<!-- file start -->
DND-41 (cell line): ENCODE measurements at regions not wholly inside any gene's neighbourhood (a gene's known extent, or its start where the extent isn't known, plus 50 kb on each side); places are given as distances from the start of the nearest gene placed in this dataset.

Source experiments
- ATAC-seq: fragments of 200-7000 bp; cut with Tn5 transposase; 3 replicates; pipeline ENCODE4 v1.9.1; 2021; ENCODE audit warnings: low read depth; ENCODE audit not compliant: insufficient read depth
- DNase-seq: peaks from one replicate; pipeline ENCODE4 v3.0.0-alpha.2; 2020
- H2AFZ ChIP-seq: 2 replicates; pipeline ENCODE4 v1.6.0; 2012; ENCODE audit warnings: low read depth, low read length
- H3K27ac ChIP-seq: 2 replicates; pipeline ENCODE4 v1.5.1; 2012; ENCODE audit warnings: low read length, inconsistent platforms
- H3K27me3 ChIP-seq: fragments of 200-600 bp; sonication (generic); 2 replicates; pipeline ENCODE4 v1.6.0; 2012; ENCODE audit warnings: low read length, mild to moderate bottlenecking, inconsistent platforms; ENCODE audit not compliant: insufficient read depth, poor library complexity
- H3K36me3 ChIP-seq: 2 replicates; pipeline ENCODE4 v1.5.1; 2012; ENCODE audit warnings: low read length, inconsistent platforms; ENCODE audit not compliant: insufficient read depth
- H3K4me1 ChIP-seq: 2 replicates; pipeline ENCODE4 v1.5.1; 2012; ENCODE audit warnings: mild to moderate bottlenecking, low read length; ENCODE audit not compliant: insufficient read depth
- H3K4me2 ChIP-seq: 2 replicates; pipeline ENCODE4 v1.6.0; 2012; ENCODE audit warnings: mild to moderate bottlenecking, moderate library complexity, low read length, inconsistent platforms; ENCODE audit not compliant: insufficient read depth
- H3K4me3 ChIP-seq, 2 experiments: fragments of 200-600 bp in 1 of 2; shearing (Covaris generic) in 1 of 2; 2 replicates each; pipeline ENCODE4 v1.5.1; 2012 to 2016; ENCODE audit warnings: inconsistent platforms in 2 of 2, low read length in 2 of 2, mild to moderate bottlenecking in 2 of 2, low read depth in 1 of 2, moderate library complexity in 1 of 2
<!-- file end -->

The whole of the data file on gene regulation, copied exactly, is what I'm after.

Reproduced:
DND-41 (cell line): ENCODE measurements at regions not wholly inside any gene's neighbourhood (a gene's known extent, or its start where the extent isn't known, plus 50 kb on each side); places are given as distances from the start of the nearest gene placed in this dataset.

Source experiments
- ATAC-seq: fragments of 200-7000 bp; cut with Tn5 transposase; 3 replicates; pipeline ENCODE4 v1.9.1; 2021; ENCODE audit warnings: low read depth; ENCODE audit not compliant: insufficient read depth
- DNase-seq: peaks from one replicate; pipeline ENCODE4 v3.0.0-alpha.2; 2020
- H2AFZ ChIP-seq: 2 replicates; pipeline ENCODE4 v1.6.0; 2012; ENCODE audit warnings: low read depth, low read length
- H3K27ac ChIP-seq: 2 replicates; pipeline ENCODE4 v1.5.1; 2012; ENCODE audit warnings: low read length, inconsistent platforms
- H3K27me3 ChIP-seq: fragments of 200-600 bp; sonication (generic); 2 replicates; pipeline ENCODE4 v1.6.0; 2012; ENCODE audit warnings: low read length, mild to moderate bottlenecking, inconsistent platforms; ENCODE audit not compliant: insufficient read depth, poor library complexity
- H3K36me3 ChIP-seq: 2 replicates; pipeline ENCODE4 v1.5.1; 2012; ENCODE audit warnings: low read length, inconsistent platforms; ENCODE audit not compliant: insufficient read depth
- H3K4me1 ChIP-seq: 2 replicates; pipeline ENCODE4 v1.5.1; 2012; ENCODE audit warnings: mild to moderate bottlenecking, low read length; ENCODE audit not compliant: insufficient read depth
- H3K4me2 ChIP-seq: 2 replicates; pipeline ENCODE4 v1.6.0; 2012; ENCODE audit warnings: mild to moderate bottlenecking, moderate library complexity, low read length, inconsistent platforms; ENCODE audit not compliant: insufficient read depth
- H3K4me3 ChIP-seq, 2 experiments: fragments of 200-600 bp in 1 of 2; shearing (Covaris generic) in 1 of 2; 2 replicates each; pipeline ENCODE4 v1.5.1; 2012 to 2016; ENCODE audit warnings: inconsistent platforms in 2 of 2, low read length in 2 of 2, mild to moderate bottlenecking in 2 of 2, low read depth in 1 of 2, moderate library complexity in 1 of 2